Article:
Monetary tightening is like pulling a brick across a rough table with a piece of elastic. Central banks tug and tug: nothing happens. They tug again: the brick leaps off the surface into their faces.
Or as Nobel economist Paul Kugman puts it, the task is like trying to operate complex machinery in a dark room wearing thick mittens. Lag times, blunt tools, and bad data all make it nigh impossible to execute a beautiful soft-landing.
We know today that the US economy went into recession in November 2007, much earlier than originally supposed and almost a year before the collapse of Lehman Brothers. But the Federal Reserve did not know that at the time.
The initial snapshot data was wildly inaccurate, as it often is at inflexion points in the business cycle. The Fed’s “dynamic-factor markov-switching model” was showing an 8pc risk of recession. (Today it is under 5pc). It never catches recessions and is beyond useless.
Fed officials later grumbled that they would not have taken such a hawkish line on inflation in 2008 – and therefore would not have set off the chain reaction that brought the global financial edifice crashing down on our heads – had the data told them what was really happening.
One might retort that had central banks paid more attention, or any attention, to the drastic monetary slowdown underway in early-to-mid 2008, they would have known what was going to hit them.
So where are we today as the Fed, the European Central Bank, and the Bank of England raise interest rates at the fastest pace and in the most aggressive fashion in forty years, with quantitative tightening (QT) thrown in for good measure?
Monetarists are again crying apocalypse. They are accusing central banks of unforgivable back-to-back errors: first unleashing the Great Inflation of the early 2020s with an explosive monetary expansion, and then swinging to the other extreme of monetary contraction, on both occasions with a total disregard for the standard quantity theory of money.
“The Fed has made two of its most dramatic monetary mistakes since its establishment in 1913,” said professor Steve Hanke from Johns Hopkins University. The growth rate of broad M2 money has turned negative – a very rare event – and the indicator has contracted at an alarming pace of 5.4pc over the last three months.
It is not just the monetarists who are fretting, though they are the most emphatic. To my knowledge, three former chief economists of different stripes from the International Monetary Fund have raised cautionary flags: Ken Rogoff, Maury Obstfeld, and Raghuram Rajan.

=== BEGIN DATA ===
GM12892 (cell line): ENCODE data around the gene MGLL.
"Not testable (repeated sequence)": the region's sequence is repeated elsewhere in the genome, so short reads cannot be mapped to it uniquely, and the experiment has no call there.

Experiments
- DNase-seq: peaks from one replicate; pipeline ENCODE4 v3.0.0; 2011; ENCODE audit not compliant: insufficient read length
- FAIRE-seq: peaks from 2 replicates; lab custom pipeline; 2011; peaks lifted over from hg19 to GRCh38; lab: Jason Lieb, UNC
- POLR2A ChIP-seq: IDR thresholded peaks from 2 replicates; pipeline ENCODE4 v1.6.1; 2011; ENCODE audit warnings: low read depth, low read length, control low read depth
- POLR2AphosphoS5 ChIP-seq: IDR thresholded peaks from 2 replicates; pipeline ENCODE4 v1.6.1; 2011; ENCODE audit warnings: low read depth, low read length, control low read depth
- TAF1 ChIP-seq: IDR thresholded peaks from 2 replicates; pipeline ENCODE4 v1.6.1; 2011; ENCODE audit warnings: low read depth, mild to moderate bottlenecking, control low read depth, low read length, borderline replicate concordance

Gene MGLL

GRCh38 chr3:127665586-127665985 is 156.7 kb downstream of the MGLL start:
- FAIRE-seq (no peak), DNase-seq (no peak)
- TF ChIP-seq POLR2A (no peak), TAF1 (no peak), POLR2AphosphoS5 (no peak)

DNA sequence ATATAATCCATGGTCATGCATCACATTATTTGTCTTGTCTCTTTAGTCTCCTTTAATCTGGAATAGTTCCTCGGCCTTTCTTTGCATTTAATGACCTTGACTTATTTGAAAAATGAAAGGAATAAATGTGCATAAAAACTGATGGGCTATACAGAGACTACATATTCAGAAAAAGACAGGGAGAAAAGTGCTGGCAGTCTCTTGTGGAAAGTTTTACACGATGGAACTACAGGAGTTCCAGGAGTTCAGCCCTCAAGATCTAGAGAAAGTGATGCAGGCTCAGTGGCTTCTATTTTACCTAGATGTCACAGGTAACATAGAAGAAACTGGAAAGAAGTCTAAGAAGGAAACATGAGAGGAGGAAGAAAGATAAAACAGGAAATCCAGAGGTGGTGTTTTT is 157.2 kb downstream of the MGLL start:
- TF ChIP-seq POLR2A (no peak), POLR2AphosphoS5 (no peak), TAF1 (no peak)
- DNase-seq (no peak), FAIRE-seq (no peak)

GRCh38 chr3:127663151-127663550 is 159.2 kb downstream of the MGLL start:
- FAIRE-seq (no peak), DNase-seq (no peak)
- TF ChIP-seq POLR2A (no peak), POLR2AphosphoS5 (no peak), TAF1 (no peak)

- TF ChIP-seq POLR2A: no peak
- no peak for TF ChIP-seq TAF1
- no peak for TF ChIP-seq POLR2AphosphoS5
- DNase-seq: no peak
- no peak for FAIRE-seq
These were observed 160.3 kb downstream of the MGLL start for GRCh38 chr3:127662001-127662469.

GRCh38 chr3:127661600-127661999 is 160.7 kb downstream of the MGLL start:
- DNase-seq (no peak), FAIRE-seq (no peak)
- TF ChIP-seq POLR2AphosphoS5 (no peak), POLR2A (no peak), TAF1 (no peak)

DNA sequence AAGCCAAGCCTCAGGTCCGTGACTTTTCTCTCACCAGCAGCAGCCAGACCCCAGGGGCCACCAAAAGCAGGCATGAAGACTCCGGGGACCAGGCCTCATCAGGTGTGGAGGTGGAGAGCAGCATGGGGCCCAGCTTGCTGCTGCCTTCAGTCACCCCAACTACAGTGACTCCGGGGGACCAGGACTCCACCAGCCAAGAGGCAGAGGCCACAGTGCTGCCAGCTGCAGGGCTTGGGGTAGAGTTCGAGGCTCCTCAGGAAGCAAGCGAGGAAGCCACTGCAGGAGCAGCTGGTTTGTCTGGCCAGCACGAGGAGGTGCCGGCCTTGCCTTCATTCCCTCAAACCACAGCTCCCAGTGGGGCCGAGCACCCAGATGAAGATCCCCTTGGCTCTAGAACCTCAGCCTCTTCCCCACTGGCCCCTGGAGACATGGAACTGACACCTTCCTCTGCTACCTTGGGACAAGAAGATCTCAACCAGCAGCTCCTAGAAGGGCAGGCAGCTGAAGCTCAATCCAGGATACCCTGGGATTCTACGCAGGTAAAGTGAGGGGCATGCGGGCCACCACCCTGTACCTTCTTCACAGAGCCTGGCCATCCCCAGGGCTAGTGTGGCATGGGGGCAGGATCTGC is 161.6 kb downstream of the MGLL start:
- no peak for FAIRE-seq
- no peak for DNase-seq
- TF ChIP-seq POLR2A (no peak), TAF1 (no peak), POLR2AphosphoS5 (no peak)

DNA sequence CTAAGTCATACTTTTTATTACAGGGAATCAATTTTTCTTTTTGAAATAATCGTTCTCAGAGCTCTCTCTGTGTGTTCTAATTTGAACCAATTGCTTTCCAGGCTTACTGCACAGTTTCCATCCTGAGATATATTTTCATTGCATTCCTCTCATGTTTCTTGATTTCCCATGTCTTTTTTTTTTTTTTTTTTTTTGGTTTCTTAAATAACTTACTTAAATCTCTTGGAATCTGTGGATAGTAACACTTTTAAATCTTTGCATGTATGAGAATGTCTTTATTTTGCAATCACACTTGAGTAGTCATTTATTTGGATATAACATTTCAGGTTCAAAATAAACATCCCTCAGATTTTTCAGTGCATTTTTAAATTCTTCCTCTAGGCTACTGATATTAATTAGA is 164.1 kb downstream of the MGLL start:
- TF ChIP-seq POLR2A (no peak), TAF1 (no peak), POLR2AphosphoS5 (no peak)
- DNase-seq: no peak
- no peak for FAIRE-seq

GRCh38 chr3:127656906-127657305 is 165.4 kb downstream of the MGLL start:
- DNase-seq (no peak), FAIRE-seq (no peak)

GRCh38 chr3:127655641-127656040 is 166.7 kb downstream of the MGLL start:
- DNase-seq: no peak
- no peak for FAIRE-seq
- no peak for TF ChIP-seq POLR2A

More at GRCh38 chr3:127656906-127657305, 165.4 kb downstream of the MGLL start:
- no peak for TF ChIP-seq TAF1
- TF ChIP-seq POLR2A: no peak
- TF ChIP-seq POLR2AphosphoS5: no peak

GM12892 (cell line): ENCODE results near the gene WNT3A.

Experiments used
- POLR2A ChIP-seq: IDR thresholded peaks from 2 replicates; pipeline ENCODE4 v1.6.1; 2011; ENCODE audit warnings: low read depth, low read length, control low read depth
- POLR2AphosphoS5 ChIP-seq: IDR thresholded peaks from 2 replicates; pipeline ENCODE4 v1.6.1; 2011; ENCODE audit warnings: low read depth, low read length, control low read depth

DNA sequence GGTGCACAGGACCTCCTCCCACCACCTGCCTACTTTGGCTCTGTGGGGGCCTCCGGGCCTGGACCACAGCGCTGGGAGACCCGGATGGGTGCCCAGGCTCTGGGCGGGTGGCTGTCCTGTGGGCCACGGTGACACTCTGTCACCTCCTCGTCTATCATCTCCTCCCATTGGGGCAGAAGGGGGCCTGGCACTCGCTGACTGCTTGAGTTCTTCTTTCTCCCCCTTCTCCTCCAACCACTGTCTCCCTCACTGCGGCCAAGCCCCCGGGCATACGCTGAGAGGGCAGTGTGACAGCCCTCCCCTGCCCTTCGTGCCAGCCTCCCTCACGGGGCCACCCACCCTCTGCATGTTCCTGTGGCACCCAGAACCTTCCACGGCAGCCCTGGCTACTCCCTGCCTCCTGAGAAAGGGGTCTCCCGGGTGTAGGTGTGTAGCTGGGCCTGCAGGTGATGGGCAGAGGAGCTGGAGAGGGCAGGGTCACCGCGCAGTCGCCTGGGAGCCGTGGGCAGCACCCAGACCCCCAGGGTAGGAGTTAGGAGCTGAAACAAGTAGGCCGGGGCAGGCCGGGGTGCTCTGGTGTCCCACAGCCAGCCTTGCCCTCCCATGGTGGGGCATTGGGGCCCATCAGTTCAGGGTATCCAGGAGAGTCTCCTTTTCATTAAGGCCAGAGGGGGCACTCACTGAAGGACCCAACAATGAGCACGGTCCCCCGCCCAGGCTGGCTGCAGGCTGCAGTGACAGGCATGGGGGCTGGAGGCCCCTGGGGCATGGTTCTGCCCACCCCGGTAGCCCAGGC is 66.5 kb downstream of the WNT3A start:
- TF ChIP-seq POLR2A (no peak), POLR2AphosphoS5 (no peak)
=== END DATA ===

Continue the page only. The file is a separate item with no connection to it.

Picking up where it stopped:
The New Keynesian establishment is itself split. Professor Krugman warns that the Fed is relying on backward-looking measures of inflation – or worse, “imputed” measures (shelter, and core services) – that paint a false picture and raise the danger of over-tightening.
Adam Slater from Oxford Economics said central banks are moving into overkill territory. “Policy may already be too tight. The full impact of the monetary tightening has yet to be felt, given that transmission lags from policy changes can be two years or more,” he said.
Mr Slater said the combined tightening shock of rate rises together with the switch from QE to QT – the so-called Wu Xia “shadow rate” – amounts to 660 basis points in the US, 900 points in the eurozone, and a hair-raising 1300 points in the UK. It is somewhat less under the alternative LJK shadow rate.
He said the overhang of excess money created by central banks during the pandemic has largely evaporated, and the growth rate of new money is collapsing at the fastest rate ever recorded.
What should we make of last week’s blockbuster jobs report in the US, a net addition of 517,000 in the single month of January, which contradicts the recessionary signal from falling retail sales and industrial output?
The jobs data is erratic, often heavily revised, and almost always misleads when the cycle turns. In this case a fifth of the gain was the end of a strike by academics in California.
“Employment didn’t peak until eight months after the start of the severe 1973-1975 recession,” said Lakshman Achuthan, founder of the Economic Cycle Research Institute in the US. “Don’t be fooled, a recession really is coming.”
Is the Fed’s Jay Powell right to fear a repeat of the 1970s when inflation seemed to fall back only to take off again – with yet worse consequences – because the Fed relaxed policy too soon the first time?
Yes, perhaps, but the money supply never crashed in this way when the Fed made its historic mistake in the mid-1970s. Critics say he is putting too much weight on the wrong risk.